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will not be an easy or straightforward task, especially so if, as I hope will be the case, it is to be enshrined in statute.

2.50 p.m.

Lord Weatherill: My Lords, this is a debate in which I can utter with total truth a phrase that I longed to hear when I was Speaker in the other place, "The contribution I had intended to make has been much better made by others and I shall not detain the House". I apologise for doing so today. The arguments about the independence of the Cross-Bench independent Peers were well made by the noble Viscount, Lord Bledisloe, and by our noble and gallant Convenor, Lord Craig of Radley, and I shall not repeat them.

It is well known, and it is true, that the Cross-Benchers never hunt as a pack. However, on the question of our independence and numbers in your Lordships' House, now and later when we all hope the Government will legislate to implement the recommendations of the Royal Commission, we are wholly agreed and united. The amendment which I moved to the House of Lords Bill last year was always intended to be temporary.

I intervene briefly to plead for the greater independence of your Lordships' House not only on our Benches, but in the House as a whole. It is my perception that this House is held in somewhat higher regard and respect by the general public than, sadly, is the case for the other place. As a former Speaker, I say that with great sadness. I suspect that that is because we tend to reflect public opinion more accurately and to show a greater independence than does the House of Commons. In my submission, the low repute in which Parliament is held today is both serious and dangerous. It is far easier to lose our freedoms than it is to regain them and we owe all our freedoms to Parliament.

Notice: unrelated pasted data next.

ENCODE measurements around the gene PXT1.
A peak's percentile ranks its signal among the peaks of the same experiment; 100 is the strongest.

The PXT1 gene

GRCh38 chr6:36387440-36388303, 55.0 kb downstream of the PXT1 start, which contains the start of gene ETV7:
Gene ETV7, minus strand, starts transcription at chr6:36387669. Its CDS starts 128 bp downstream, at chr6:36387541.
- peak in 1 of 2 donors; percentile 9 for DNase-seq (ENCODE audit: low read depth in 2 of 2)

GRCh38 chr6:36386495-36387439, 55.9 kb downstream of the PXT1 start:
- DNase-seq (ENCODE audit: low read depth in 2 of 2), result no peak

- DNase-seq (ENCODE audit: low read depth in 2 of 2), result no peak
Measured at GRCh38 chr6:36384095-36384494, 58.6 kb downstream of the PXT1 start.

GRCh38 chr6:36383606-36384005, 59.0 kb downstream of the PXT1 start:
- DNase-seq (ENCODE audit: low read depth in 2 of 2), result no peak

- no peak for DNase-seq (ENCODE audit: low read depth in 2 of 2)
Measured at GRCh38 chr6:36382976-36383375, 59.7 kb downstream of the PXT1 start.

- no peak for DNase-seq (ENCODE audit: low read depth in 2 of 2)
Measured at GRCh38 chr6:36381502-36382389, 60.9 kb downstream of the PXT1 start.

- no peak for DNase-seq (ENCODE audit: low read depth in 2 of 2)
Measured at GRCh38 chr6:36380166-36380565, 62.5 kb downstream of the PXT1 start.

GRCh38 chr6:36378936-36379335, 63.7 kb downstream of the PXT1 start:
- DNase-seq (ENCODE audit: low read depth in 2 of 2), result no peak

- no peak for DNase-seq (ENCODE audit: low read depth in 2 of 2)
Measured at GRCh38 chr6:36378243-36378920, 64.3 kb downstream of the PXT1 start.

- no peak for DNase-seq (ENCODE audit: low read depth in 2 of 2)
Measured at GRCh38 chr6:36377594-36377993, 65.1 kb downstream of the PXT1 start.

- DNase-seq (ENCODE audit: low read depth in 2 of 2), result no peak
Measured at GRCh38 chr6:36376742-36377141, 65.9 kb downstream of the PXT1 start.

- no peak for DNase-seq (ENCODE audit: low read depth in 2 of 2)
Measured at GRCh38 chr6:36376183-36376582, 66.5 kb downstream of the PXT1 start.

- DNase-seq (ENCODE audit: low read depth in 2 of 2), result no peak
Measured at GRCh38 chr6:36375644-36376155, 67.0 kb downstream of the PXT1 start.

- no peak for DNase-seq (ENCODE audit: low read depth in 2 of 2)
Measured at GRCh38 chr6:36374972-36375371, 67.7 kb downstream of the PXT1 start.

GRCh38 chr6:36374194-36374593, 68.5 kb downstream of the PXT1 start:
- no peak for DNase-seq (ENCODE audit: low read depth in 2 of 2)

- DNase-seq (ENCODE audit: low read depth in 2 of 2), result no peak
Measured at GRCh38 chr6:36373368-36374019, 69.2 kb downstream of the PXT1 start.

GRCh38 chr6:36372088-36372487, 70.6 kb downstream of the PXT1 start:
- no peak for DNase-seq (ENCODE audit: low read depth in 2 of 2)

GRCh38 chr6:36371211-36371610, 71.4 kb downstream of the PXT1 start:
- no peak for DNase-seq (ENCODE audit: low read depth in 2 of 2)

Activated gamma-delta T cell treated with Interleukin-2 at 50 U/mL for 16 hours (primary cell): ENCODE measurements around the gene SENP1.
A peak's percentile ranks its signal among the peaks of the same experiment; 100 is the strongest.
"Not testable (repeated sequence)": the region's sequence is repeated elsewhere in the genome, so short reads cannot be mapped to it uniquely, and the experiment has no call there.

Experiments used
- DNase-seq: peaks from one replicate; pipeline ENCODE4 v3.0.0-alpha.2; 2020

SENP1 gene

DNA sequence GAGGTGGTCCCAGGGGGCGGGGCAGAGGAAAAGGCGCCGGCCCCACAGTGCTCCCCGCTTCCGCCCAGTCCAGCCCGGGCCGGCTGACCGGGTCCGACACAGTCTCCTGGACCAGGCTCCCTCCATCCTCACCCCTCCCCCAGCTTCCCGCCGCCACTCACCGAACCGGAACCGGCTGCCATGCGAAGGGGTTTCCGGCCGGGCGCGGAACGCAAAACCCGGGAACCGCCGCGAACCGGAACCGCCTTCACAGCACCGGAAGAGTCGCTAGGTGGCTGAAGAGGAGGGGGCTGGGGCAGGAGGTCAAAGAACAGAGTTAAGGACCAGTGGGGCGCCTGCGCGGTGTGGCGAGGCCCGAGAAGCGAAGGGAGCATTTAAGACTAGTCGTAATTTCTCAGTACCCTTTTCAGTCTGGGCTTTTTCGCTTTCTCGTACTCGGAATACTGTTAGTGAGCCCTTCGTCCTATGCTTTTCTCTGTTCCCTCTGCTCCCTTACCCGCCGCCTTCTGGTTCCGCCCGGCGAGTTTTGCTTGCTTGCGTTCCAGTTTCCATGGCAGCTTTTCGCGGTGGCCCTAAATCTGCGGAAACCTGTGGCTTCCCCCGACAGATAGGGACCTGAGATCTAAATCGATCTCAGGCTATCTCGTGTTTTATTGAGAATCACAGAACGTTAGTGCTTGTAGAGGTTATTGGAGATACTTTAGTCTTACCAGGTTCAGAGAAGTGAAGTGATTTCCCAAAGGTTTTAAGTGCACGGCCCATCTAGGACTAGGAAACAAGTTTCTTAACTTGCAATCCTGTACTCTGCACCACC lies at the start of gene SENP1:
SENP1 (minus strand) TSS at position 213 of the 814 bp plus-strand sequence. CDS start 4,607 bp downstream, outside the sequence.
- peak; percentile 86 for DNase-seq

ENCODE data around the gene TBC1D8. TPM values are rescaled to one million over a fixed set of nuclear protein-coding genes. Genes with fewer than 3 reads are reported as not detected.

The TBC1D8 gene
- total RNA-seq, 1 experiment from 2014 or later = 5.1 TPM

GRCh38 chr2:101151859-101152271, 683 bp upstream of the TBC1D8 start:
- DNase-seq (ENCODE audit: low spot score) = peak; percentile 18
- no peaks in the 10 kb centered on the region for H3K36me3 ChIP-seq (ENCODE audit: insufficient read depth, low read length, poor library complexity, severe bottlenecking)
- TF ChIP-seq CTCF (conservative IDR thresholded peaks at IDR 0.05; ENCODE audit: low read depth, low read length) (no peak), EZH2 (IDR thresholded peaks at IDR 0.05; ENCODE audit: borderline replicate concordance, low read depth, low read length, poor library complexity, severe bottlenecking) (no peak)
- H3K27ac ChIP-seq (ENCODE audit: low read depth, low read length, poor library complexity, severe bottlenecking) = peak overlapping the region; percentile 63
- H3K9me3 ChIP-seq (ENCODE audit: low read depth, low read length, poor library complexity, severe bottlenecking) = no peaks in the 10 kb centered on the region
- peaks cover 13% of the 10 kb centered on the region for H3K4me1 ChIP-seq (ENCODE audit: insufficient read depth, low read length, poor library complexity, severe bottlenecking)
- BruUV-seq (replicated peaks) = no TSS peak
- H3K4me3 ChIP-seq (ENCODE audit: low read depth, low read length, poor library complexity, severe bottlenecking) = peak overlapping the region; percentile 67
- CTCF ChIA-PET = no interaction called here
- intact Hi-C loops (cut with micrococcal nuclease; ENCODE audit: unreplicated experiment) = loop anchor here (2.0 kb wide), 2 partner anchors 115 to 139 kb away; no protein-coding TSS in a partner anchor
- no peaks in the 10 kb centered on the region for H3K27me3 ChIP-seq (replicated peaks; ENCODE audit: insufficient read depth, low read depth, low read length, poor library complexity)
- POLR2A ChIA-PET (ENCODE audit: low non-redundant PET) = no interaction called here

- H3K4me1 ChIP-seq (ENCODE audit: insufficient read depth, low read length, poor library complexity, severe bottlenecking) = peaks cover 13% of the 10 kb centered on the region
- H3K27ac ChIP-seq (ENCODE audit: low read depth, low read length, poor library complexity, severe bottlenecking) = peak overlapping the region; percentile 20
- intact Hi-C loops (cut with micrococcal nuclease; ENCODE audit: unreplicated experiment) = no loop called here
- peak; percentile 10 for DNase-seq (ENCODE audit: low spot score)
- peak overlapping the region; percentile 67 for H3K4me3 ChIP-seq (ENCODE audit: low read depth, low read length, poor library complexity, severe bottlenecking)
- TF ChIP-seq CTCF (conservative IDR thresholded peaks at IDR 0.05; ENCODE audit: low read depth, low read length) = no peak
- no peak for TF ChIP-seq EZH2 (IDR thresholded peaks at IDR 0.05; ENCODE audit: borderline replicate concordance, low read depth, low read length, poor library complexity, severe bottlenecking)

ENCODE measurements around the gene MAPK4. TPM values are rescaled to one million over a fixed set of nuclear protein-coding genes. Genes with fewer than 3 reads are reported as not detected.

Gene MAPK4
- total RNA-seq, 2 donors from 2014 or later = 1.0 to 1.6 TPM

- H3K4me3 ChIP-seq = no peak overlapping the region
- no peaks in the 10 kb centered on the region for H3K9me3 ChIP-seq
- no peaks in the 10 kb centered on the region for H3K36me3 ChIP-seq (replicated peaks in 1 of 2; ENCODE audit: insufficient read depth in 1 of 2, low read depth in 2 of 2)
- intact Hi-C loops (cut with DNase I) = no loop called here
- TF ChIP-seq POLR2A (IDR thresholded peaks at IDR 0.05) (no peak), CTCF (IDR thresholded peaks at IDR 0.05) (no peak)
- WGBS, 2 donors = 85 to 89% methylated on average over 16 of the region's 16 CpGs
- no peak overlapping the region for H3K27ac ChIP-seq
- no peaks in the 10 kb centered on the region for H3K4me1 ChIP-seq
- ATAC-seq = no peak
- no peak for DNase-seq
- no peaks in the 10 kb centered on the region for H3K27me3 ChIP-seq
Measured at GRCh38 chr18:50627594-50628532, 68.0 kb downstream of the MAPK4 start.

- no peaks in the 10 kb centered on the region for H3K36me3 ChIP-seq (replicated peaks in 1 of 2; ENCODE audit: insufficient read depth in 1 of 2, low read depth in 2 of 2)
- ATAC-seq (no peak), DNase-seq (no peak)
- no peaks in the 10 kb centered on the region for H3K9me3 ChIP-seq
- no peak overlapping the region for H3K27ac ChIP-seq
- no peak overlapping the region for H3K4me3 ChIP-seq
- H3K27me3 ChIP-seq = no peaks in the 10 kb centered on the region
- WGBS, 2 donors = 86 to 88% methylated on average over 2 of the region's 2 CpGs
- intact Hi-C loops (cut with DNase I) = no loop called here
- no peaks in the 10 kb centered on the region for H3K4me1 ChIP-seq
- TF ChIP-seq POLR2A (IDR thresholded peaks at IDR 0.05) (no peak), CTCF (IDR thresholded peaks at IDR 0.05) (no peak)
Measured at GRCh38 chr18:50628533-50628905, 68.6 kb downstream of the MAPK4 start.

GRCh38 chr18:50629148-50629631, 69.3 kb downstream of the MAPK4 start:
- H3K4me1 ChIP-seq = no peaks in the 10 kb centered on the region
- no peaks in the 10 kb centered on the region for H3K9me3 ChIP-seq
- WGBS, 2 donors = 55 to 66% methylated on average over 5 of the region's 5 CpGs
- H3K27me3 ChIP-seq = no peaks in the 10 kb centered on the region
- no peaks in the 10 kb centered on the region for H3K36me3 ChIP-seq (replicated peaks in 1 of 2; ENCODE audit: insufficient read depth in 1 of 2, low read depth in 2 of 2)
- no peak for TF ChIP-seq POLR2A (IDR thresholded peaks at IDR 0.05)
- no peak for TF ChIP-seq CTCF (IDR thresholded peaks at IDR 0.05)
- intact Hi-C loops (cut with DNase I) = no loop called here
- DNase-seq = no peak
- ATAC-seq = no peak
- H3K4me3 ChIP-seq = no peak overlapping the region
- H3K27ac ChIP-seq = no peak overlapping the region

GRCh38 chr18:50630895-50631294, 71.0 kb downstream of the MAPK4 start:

When I was in Brussels about three weeks ago, a Belgian MEP made a significant comment to me. She said that all the countries in the EU had come to their democracy through revolution or troubles of one kind or another, but that ours had always been achieved through Parliament. That is true: France, Germany, Italy, Portugal and Spain came to democracy late in the day. All our freedoms have been achieved through Parliament. The one blip (at the time of King Charles I) was Parliament taking on the executive in the person of the King.

Lord Shore of Stepney: My Lords, perhaps the noble Lord will forgive me for intervening. Did he really say that the remarkable and marvellous demonstration of the urge for responsible representative government which was shown by the British people, and which led to the Civil War, was a "blip"?

Lord Weatherill: My Lords, it was hardly a blip; I used an inappropriate phrase. The greatest enemy of freedom is apathy and I fear that we have it today in terms of our parliamentary system. When I entered the House of Commons in 1964, to be a Member of

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Parliament was different from what it is today. It was prestigious to be called a "Member of Parliament" and we had a red badge on our cars to proclaim the fact.

In those days, the House of Commons was stuffed full of very independent people. I must say to the noble Lord, Lord Kingsland, that that was especially true of the Privy Counsellors. Not many of the awkward squad are left there today. We need more people of that calibre. I refer, for example, to Tam Dalyell and to the honourable Member for Bolsover. Noble Lords who believe that the honourable Member for Bolsover is a bit of a nuisance should know that Colonel Sir Walter Henry Bromley-Davenport was one of the greatest disrupters of Parliament that I have ever heard. The honourable Member for Bolsover would not hold a candle to him these days.

In those days, the awkward squad was reluctant to take "no" for an answer and was pretty doubtful about "yes". In those days, too, the influence of the Whips was heavily constrained. I should know because at that time I was a Whip and for six years it was my duty to represent the views of the awkward squad.

I believe that it was famously said of Mr Campbell-Bannerman: